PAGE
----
I strongly recommend J. Edgar, which is a very interesting look at the life and career of FBI Director J. Edgar Hoover. Directed by the ageless Clint Eastwood and starring Leonardo DiCaprio, the film focuses heavily on Hoover’s close relationship with his right-hand man, Clyde Tolson, and suggests that the relationship went beyond friendship to a largely unrequited romance. While many have speculated on Hoover’s sexuality and while the true nature of the Hoover/Tolson relationship can never truly be known, J. Edgar provides a fairly accurate look at the public aspects of his career.
The film starts with Hoover’s pre-FBI role as young government agent involved in the 1919-20 Palmer Raids, which was an effort to root out domestic communism after the end of World War I. As the movie shows, it was prompted by a bombing campaign against several public officials that was blamed on American Communists. The Justice Department, led by Attorney General A. Mitchell Palmer, engaged in extreme and legally questionable attempts to stop what they saw as a conspiracy against the country, deporting many radicals despite the fact they had no criminal record. The Palmer Raids are often referred to as the First Red Scare and have been largely overshadowed by the Second Red Scare, led by Joe McCarthy in the 1950s
The movie then focuses on Hoover’s attempts to build the FBI into a modern crime-solving agency, with echoes of CSI techniques, which then included finger-printing and early expert testimony. He used the gangster activity of the 1930s to leverage a greater federal role in crime policy, an issue which had traditionally been left to state and local governments. Some of these events, like the FBI’s response to the bank robbery campaign of John Dillinger, were previously depicted in the 2009 film Public Enemies. The hysteria over the kidnapping of the Lindbergh baby and the eventual trial of Bruno Richard Hauptmann for the crime, also led to greater power and prestige for the FBI.
During the film, these events are juxtaposed with an older Hoover’s obsession with Martin Luther King, Jr. during the 1960s. J. Edgar shows Hoover obtaining Attorney General Robert Kennedy’s acquiescence to the wiretapping of Dr. King by implicitly threatening RFK with material documenting President Kennedy’s affair with a woman from behind the Iron Curtain. It also shows Hoover dictating a letter to accompany a tape recording of one of King’s affairs; the combination seemed intended to compel King to commit suicide. In reality, William Sullivan, an Assistant FBI Director, composed the letter. Still, the basic thrust of this section of the film is accurate, even if all the details are not.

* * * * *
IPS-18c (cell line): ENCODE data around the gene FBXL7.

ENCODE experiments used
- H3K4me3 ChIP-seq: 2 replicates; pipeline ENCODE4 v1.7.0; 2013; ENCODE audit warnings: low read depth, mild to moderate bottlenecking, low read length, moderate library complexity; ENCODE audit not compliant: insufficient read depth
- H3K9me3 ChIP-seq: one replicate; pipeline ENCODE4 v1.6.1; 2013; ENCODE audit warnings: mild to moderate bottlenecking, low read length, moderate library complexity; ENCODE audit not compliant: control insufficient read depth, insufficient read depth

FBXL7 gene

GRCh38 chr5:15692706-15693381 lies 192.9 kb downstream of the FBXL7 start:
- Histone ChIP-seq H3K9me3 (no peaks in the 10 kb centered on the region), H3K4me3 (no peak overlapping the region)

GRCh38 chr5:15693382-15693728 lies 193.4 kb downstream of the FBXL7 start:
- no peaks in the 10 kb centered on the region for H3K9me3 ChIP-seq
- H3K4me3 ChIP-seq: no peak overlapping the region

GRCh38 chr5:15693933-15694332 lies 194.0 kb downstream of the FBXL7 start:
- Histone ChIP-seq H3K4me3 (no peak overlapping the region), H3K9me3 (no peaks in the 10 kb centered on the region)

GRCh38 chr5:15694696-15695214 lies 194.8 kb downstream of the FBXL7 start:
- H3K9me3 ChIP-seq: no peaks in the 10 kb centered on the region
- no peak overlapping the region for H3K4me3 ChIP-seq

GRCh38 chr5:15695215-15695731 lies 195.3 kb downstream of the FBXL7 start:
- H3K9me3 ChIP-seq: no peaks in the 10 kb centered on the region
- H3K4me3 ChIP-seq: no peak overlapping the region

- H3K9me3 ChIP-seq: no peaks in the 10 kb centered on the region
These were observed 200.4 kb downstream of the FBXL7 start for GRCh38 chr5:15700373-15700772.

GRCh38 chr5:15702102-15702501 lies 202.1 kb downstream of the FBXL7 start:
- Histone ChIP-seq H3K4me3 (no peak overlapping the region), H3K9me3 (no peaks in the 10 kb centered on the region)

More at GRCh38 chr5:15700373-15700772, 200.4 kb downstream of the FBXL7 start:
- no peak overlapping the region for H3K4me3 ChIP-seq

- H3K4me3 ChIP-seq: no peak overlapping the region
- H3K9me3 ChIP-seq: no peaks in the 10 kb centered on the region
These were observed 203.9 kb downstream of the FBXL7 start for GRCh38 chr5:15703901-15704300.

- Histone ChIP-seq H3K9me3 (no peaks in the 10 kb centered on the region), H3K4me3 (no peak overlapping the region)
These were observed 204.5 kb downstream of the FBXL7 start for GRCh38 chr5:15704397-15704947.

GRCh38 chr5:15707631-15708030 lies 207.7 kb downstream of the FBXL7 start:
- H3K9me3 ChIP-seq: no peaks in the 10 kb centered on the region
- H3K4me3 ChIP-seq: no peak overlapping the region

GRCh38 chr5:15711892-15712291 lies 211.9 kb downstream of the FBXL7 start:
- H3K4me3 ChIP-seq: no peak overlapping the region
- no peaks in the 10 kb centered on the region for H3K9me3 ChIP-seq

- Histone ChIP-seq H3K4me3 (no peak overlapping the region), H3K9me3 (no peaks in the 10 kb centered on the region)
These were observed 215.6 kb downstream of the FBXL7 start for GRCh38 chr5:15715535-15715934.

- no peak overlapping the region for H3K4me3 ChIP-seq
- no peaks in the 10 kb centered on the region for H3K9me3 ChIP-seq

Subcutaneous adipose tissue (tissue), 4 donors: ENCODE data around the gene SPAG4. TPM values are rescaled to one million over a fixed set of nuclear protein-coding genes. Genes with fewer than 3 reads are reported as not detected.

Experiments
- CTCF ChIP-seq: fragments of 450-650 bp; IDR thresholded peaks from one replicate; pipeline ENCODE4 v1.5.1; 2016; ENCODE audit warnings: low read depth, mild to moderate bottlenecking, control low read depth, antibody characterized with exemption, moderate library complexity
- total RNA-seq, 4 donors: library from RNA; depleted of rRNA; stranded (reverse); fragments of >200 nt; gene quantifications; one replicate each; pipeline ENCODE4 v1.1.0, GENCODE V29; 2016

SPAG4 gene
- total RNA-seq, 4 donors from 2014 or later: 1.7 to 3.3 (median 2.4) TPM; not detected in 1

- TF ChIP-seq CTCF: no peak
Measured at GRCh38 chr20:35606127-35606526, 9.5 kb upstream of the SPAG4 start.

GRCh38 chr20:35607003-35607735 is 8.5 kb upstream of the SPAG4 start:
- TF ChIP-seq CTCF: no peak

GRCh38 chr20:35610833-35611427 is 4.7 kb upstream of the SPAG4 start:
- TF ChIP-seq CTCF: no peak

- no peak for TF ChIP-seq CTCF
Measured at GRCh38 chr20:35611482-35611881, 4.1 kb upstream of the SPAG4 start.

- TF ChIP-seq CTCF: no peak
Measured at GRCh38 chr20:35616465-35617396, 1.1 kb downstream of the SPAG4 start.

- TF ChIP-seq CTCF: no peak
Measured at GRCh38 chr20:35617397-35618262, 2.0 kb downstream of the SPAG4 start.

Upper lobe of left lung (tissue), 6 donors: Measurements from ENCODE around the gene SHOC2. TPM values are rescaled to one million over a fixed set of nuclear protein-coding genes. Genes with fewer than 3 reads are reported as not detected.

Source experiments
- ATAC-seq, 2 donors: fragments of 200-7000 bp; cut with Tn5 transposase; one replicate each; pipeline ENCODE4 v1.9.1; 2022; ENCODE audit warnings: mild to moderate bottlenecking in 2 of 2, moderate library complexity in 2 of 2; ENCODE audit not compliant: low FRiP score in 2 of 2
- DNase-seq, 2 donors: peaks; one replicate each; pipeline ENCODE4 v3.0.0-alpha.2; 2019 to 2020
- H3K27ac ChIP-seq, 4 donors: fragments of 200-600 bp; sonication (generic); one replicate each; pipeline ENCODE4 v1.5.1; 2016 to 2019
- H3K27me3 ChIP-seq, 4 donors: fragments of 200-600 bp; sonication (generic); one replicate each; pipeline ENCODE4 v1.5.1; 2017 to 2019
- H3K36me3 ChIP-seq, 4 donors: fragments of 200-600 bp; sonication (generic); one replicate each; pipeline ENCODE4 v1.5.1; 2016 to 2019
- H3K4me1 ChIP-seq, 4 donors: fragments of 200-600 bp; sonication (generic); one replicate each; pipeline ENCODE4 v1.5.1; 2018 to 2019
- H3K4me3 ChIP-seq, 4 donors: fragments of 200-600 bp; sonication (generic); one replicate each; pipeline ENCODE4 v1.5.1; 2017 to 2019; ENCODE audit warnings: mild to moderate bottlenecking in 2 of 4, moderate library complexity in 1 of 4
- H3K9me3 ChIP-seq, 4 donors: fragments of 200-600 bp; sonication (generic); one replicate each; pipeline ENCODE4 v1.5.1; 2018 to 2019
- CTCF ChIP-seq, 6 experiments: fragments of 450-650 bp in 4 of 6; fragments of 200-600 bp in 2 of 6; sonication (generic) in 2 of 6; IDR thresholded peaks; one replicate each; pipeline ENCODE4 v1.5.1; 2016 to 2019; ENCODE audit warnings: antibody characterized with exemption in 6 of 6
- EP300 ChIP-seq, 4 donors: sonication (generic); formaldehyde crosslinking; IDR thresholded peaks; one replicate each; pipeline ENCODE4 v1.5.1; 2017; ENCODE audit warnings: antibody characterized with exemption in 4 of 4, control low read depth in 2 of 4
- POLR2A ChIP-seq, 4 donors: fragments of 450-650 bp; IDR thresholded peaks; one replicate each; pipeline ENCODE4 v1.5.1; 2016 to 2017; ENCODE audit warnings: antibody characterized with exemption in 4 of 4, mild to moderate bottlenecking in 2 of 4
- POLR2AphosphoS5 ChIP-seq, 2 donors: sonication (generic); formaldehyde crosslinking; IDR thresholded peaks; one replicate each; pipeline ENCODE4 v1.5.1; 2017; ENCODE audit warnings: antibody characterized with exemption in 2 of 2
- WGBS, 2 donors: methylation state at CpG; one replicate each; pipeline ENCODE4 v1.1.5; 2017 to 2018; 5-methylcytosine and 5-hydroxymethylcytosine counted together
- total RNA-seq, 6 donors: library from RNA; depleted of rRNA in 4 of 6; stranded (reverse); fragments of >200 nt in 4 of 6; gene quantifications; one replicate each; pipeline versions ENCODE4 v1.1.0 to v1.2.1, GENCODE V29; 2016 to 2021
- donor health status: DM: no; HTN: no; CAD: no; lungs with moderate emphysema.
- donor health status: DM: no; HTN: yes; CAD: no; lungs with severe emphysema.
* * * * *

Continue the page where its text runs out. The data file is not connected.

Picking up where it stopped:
At the end of the film, Hoover meets with a recently-elected Richard Nixon and tells Tolson that the new president wants greater control over the FBI and that Nixon will create his own apparatus if he does not cooperate. Though I don’t believe there is evidence of such awareness on the part of Hoover, it dovetails with the historical record. Nixon wanted the FBI to do his bidding with regard to monitoring his political enemies and when Hoover refused, he moved to create his own “Plumbers” who would work to investigate leaks and gather intelligence against his political opponents. The break-in at the Watergate which, of course, led to Nixon’s downfall, was the most famous act of the Plumbers.
Of course, time limitations forced Eastwood and the writers to neglect aspects of Hoover’s career. Largely omitted was Hoover’s central role in the Second Red Scare of the 1940s and 50s. By 1960, because of his infiltration campaigns, a majority of the members of the American Communist Party were actually FBI informants! As the film shows, Hoover remained obsessed with domestic communists long after they were a significant social and political force.
In addition to his persecution of King, Hoover actively opposed the civil rights movement for a half-century, harassing a series of black leaders and organizations, from Marcus Garvey in the 1920s and continuing with the FBI’s COINTELPRO program to disrupt the Black Panthers and other black nationalist groups during the late 1960s. Though Hoover was often eager to extend the FBI’s influence, he refused to provide any protection to civil rights workers operating in the Deep South in the 1960s. Indeed, the FBI did not even open an office in Mississippi until after the “Mississippi Burning” killings of Michael Schwerner, Andrew Goodman, and James Chaney in the summer of 1964. A greater FBI presence might have prevented their murders as well as some of the other acts of white terrorism in the Deep South. Hoover, though, did eventually use the same tactics he used against the Communist Party to weaken the Klan.
All in all, J. Edgar is an interesting look at a complex and important historical figure and is a relatively accurate film. For a change of pace, I am now going to see the Muppets!